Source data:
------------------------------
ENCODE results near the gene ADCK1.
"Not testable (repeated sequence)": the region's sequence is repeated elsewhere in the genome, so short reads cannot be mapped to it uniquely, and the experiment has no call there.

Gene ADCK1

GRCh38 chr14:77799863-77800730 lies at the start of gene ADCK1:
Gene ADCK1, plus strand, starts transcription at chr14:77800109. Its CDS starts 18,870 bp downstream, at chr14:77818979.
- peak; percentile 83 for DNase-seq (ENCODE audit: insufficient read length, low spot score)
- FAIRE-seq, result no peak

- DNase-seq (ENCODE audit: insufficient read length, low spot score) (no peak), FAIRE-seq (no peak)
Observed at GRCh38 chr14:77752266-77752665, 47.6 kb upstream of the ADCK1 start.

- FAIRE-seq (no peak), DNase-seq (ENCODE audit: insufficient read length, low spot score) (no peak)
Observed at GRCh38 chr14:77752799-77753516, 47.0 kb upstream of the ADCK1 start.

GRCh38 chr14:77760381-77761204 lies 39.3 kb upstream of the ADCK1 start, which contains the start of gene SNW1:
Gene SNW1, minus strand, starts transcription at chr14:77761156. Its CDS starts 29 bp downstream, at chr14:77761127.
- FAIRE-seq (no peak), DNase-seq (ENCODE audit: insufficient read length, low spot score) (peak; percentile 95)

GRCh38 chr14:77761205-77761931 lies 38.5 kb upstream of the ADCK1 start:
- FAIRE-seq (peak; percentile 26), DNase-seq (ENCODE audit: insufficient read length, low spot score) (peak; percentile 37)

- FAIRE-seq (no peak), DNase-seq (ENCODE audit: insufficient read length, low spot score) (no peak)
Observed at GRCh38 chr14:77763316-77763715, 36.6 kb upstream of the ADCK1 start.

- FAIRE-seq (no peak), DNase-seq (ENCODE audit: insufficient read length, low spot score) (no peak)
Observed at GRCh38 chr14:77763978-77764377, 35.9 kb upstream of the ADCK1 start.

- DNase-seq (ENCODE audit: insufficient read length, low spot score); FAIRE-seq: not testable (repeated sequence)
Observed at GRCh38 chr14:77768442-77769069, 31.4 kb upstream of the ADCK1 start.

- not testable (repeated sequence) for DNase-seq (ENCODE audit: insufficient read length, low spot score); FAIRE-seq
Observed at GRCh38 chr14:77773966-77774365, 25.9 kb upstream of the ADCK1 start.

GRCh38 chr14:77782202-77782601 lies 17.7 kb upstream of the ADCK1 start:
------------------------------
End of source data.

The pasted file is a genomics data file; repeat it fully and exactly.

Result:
ENCODE results near the gene ADCK1.
"Not testable (repeated sequence)": the region's sequence is repeated elsewhere in the genome, so short reads cannot be mapped to it uniquely, and the experiment has no call there.

Gene ADCK1

GRCh38 chr14:77799863-77800730 lies at the start of gene ADCK1:
Gene ADCK1, plus strand, starts transcription at chr14:77800109. Its CDS starts 18,870 bp downstream, at chr14:77818979.
- peak; percentile 83 for DNase-seq (ENCODE audit: insufficient read length, low spot score)
- FAIRE-seq, result no peak

- DNase-seq (ENCODE audit: insufficient read length, low spot score) (no peak), FAIRE-seq (no peak)
Observed at GRCh38 chr14:77752266-77752665, 47.6 kb upstream of the ADCK1 start.

- FAIRE-seq (no peak), DNase-seq (ENCODE audit: insufficient read length, low spot score) (no peak)
Observed at GRCh38 chr14:77752799-77753516, 47.0 kb upstream of the ADCK1 start.

GRCh38 chr14:77760381-77761204 lies 39.3 kb upstream of the ADCK1 start, which contains the start of gene SNW1:
Gene SNW1, minus strand, starts transcription at chr14:77761156. Its CDS starts 29 bp downstream, at chr14:77761127.
- FAIRE-seq (no peak), DNase-seq (ENCODE audit: insufficient read length, low spot score) (peak; percentile 95)

GRCh38 chr14:77761205-77761931 lies 38.5 kb upstream of the ADCK1 start:
- FAIRE-seq (peak; percentile 26), DNase-seq (ENCODE audit: insufficient read length, low spot score) (peak; percentile 37)

- FAIRE-seq (no peak), DNase-seq (ENCODE audit: insufficient read length, low spot score) (no peak)
Observed at GRCh38 chr14:77763316-77763715, 36.6 kb upstream of the ADCK1 start.

- FAIRE-seq (no peak), DNase-seq (ENCODE audit: insufficient read length, low spot score) (no peak)
Observed at GRCh38 chr14:77763978-77764377, 35.9 kb upstream of the ADCK1 start.

- DNase-seq (ENCODE audit: insufficient read length, low spot score); FAIRE-seq: not testable (repeated sequence)
Observed at GRCh38 chr14:77768442-77769069, 31.4 kb upstream of the ADCK1 start.

- not testable (repeated sequence) for DNase-seq (ENCODE audit: insufficient read length, low spot score); FAIRE-seq
Observed at GRCh38 chr14:77773966-77774365, 25.9 kb upstream of the ADCK1 start.

GRCh38 chr14:77782202-77782601 lies 17.7 kb upstream of the ADCK1 start: